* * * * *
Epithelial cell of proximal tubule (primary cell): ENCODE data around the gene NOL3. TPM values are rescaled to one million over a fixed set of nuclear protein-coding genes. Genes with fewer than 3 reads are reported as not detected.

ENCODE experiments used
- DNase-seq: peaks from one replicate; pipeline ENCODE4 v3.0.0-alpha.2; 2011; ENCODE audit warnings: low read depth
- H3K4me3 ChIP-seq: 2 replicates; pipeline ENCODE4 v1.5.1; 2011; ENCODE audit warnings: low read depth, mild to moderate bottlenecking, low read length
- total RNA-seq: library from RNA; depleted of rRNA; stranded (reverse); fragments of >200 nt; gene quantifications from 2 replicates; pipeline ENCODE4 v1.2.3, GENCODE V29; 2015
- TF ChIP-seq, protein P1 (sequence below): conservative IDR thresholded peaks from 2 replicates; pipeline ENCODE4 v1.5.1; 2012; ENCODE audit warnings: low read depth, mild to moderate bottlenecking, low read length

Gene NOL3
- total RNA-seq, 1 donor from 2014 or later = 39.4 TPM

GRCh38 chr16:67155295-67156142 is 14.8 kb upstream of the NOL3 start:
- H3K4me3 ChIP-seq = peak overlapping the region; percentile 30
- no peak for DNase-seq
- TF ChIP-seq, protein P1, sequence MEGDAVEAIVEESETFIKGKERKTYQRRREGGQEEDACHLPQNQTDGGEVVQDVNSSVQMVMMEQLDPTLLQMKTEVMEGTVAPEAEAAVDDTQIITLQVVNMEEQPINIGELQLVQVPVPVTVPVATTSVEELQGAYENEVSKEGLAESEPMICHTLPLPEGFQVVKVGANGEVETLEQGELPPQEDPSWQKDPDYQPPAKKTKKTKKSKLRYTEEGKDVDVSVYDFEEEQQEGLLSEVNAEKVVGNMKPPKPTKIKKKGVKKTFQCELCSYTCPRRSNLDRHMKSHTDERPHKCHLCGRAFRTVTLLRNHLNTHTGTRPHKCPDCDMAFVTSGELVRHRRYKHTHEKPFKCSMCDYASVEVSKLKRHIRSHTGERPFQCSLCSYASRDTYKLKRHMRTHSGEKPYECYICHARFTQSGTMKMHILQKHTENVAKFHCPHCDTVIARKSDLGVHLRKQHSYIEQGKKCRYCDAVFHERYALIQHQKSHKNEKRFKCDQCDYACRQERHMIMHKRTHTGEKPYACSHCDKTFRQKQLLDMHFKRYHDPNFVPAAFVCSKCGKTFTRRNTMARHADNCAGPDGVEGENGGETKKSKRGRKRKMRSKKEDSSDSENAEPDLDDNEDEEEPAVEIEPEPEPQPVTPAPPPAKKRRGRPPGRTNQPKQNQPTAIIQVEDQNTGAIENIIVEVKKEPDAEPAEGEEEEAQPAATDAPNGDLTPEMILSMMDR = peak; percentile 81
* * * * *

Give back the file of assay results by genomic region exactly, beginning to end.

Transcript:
Epithelial cell of proximal tubule (primary cell): ENCODE data around the gene NOL3. TPM values are rescaled to one million over a fixed set of nuclear protein-coding genes. Genes with fewer than 3 reads are reported as not detected.

ENCODE experiments used
- DNase-seq: peaks from one replicate; pipeline ENCODE4 v3.0.0-alpha.2; 2011; ENCODE audit warnings: low read depth
- H3K4me3 ChIP-seq: 2 replicates; pipeline ENCODE4 v1.5.1; 2011; ENCODE audit warnings: low read depth, mild to moderate bottlenecking, low read length
- total RNA-seq: library from RNA; depleted of rRNA; stranded (reverse); fragments of >200 nt; gene quantifications from 2 replicates; pipeline ENCODE4 v1.2.3, GENCODE V29; 2015
- TF ChIP-seq, protein P1 (sequence below): conservative IDR thresholded peaks from 2 replicates; pipeline ENCODE4 v1.5.1; 2012; ENCODE audit warnings: low read depth, mild to moderate bottlenecking, low read length

Gene NOL3
- total RNA-seq, 1 donor from 2014 or later = 39.4 TPM

GRCh38 chr16:67155295-67156142 is 14.8 kb upstream of the NOL3 start:
- H3K4me3 ChIP-seq = peak overlapping the region; percentile 30
- no peak for DNase-seq
- TF ChIP-seq, protein P1, sequence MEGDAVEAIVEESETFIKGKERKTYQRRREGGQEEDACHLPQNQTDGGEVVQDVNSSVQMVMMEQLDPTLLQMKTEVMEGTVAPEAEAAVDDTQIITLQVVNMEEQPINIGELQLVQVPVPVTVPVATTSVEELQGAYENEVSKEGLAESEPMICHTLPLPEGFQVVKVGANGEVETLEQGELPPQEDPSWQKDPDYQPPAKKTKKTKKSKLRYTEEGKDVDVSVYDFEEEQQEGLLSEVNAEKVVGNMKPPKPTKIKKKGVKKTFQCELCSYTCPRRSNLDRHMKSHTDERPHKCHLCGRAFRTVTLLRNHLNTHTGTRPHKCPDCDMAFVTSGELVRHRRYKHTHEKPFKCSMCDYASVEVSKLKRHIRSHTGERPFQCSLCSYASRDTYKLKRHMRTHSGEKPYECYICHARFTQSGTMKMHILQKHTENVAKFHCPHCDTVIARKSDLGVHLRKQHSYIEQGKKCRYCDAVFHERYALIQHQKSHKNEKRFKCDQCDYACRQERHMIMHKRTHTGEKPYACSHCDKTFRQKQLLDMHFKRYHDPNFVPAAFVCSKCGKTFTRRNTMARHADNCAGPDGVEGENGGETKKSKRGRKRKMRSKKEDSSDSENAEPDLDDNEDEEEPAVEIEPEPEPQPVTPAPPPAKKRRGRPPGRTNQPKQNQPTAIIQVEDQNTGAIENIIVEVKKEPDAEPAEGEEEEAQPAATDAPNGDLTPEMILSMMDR = peak; percentile 81